While serving in Afghanistan in 2009, she helped teach Afghani military officials how to gather and interpret intelligence. Schulte was killed in May 2009 when her vehicle was struck by an improvised explosive device as it traveled in a convoy. Her father recalled that she could talk to anyone, from generals to privates, and people would listen to her. She was described as a great leader who was confidently in charge; someone who would not be bullied. (Read More.

Roslyn Schulte exemplified the U.S. Air Force core values — INTEGRITY FIRST, SERVICE BEFORE SELF and EXCELLENCE IN ALL WE DO. She confidently sought leadership opportunities and made choices based on the needs of others ahead of her own needs.

Duke lacrosse player Jimmy Regan was described as a great teammate and friend. A player who always had a smile on his face, and the team loved to be around him. After graduating from Duke in 2002, he declined several lucrative job opportunities and enlisted in the Army. He told his former teammates, “This is what I have to do.” Regan excelled in the Army, becoming a Ranger and fire team leader with two deployments each to Afghanistan and Iraq. Regan was killed in February 2007 when an improvised explosive device struck his vehicle. Duke lacrosse continues to honor his memory by wearing a patch with his number and initials. (Read More.)

We can’t always anticipate when a crisis will occur, but if we have prepared and trained, we will typically act according to our training. This past summer, one of my players served as a pool lifeguard and pulled out struggling swimmers on two separate occasions. She didn’t know that there would be an emergency requiring her to act, but she had the necessary training so that she could confidently respond. She kept an eye out for trouble, communicated with the other staff when she spotted someone struggling and then acted with little regard for her own safety.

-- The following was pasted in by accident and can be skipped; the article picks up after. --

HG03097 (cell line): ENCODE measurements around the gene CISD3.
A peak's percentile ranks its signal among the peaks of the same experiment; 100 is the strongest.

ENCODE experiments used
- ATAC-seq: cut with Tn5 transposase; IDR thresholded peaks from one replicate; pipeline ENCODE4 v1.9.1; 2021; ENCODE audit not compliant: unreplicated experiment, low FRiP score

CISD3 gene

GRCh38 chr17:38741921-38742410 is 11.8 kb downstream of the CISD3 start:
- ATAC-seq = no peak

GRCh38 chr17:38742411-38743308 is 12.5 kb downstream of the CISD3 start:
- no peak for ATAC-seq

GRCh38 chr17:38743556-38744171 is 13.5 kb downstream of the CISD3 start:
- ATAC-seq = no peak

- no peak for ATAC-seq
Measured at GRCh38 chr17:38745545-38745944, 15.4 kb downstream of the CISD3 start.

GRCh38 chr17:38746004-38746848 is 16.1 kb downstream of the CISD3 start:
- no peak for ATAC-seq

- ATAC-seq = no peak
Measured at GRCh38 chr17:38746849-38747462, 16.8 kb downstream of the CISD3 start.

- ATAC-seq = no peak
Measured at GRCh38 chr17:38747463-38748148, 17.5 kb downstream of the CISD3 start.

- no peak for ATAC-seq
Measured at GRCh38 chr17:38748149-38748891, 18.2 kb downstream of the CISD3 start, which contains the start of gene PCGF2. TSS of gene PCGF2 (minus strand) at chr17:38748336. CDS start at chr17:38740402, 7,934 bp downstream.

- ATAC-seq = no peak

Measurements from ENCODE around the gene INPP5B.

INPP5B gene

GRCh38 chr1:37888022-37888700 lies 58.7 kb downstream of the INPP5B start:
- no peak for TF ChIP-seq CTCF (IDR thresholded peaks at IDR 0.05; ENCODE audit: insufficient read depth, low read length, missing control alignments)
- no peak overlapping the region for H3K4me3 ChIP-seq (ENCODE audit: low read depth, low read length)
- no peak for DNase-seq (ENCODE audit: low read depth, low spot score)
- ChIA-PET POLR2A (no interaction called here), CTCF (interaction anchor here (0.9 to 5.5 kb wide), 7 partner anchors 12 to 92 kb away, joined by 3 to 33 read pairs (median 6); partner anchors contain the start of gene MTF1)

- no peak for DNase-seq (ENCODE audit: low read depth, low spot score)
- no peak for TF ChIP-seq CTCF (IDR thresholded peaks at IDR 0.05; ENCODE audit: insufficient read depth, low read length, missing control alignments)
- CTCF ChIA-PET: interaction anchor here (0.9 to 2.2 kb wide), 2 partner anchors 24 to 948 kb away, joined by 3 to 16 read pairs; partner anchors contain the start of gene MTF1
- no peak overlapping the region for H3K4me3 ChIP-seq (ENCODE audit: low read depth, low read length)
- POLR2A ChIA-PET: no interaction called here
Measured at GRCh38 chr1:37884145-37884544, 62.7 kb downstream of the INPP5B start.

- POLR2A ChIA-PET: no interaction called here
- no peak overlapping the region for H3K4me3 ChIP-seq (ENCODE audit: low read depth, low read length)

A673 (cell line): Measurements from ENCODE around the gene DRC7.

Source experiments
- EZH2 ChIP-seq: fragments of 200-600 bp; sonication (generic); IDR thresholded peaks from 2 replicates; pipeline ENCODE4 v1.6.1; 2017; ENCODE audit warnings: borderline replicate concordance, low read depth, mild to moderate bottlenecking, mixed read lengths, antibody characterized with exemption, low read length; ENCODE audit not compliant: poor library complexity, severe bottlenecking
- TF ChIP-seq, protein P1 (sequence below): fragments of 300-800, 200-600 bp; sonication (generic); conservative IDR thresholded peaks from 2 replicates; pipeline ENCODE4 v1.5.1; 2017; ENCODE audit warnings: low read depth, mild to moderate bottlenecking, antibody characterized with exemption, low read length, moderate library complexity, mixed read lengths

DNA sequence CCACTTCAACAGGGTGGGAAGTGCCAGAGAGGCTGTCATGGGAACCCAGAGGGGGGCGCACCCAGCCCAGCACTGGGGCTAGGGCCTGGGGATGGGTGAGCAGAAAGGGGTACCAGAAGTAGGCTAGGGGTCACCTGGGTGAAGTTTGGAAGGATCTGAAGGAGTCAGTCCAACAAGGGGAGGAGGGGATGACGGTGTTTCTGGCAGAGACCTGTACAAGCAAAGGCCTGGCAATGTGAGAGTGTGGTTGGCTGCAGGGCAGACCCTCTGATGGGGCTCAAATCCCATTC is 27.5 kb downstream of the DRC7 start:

Unexpected crisis will come to our players in some form again this year. Will it be health, injury, the loss of a loved one, finances, academics, emotional status, mental well-being or relationships? Who knows? We are either in the midst of a crisis, just came out of one or headed towards one. When our players arrive on campus, we discuss how crisis flows in such a cycle.

We ask them to:

Know yourself and others.

  • Identify potential crises in yourself and others.

  • Learn from past mistakes.

  • Train yourself by using visualization of possible scenarios.

  • Conduct self-care; then care for others.

  • Learn how to relieve your stress.

Know how to communicate.

  • Seek help. Don’t face crisis alone.

  • Rely on the team.

Know truth.

  • Think critically. Filter data for truth.

  • What are your personal beliefs and truths? We ask each player to write it down.

In an address to the American people, President Barack Obama pointed out that the 9/11 attacks were intended to cause fear, and it was important for us as a nation to defend our ideals, to reaffirm our character as a nation bound by our creed of “e pluribus unum,” or “out of many, one.”

Let us remember those who faced fear and chose to serve others before themselves. Many are still among us. Ask about their stories.